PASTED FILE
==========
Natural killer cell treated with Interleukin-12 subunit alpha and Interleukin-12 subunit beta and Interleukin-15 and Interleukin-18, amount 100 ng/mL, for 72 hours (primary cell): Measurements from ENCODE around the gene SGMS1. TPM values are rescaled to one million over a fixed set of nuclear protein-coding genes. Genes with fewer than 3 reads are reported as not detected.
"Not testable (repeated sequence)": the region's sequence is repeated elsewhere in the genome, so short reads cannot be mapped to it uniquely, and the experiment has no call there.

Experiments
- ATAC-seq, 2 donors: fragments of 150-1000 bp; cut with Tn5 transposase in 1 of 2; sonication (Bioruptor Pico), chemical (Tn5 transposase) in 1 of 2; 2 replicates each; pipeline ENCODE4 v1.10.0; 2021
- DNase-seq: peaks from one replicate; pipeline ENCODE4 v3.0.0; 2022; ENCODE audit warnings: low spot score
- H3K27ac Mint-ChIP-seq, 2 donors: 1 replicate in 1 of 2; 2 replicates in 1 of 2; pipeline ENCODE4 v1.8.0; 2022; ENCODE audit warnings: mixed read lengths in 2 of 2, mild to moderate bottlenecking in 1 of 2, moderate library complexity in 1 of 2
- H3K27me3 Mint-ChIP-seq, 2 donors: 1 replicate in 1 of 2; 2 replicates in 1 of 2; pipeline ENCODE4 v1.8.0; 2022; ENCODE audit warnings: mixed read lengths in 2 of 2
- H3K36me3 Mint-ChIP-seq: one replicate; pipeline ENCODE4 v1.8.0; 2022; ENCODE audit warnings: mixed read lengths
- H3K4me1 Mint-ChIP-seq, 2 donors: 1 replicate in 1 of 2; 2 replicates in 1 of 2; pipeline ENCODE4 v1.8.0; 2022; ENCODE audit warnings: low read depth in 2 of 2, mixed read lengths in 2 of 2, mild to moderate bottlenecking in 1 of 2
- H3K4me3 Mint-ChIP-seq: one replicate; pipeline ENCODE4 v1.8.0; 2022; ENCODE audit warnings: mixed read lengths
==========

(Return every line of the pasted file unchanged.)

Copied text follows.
Natural killer cell treated with Interleukin-12 subunit alpha and Interleukin-12 subunit beta and Interleukin-15 and Interleukin-18, amount 100 ng/mL, for 72 hours (primary cell): Measurements from ENCODE around the gene SGMS1. TPM values are rescaled to one million over a fixed set of nuclear protein-coding genes. Genes with fewer than 3 reads are reported as not detected.
"Not testable (repeated sequence)": the region's sequence is repeated elsewhere in the genome, so short reads cannot be mapped to it uniquely, and the experiment has no call there.

Experiments
- ATAC-seq, 2 donors: fragments of 150-1000 bp; cut with Tn5 transposase in 1 of 2; sonication (Bioruptor Pico), chemical (Tn5 transposase) in 1 of 2; 2 replicates each; pipeline ENCODE4 v1.10.0; 2021
- DNase-seq: peaks from one replicate; pipeline ENCODE4 v3.0.0; 2022; ENCODE audit warnings: low spot score
- H3K27ac Mint-ChIP-seq, 2 donors: 1 replicate in 1 of 2; 2 replicates in 1 of 2; pipeline ENCODE4 v1.8.0; 2022; ENCODE audit warnings: mixed read lengths in 2 of 2, mild to moderate bottlenecking in 1 of 2, moderate library complexity in 1 of 2
- H3K27me3 Mint-ChIP-seq, 2 donors: 1 replicate in 1 of 2; 2 replicates in 1 of 2; pipeline ENCODE4 v1.8.0; 2022; ENCODE audit warnings: mixed read lengths in 2 of 2
- H3K36me3 Mint-ChIP-seq: one replicate; pipeline ENCODE4 v1.8.0; 2022; ENCODE audit warnings: mixed read lengths
- H3K4me1 Mint-ChIP-seq, 2 donors: 1 replicate in 1 of 2; 2 replicates in 1 of 2; pipeline ENCODE4 v1.8.0; 2022; ENCODE audit warnings: low read depth in 2 of 2, mixed read lengths in 2 of 2, mild to moderate bottlenecking in 1 of 2
- H3K4me3 Mint-ChIP-seq: one replicate; pipeline ENCODE4 v1.8.0; 2022; ENCODE audit warnings: mixed read lengths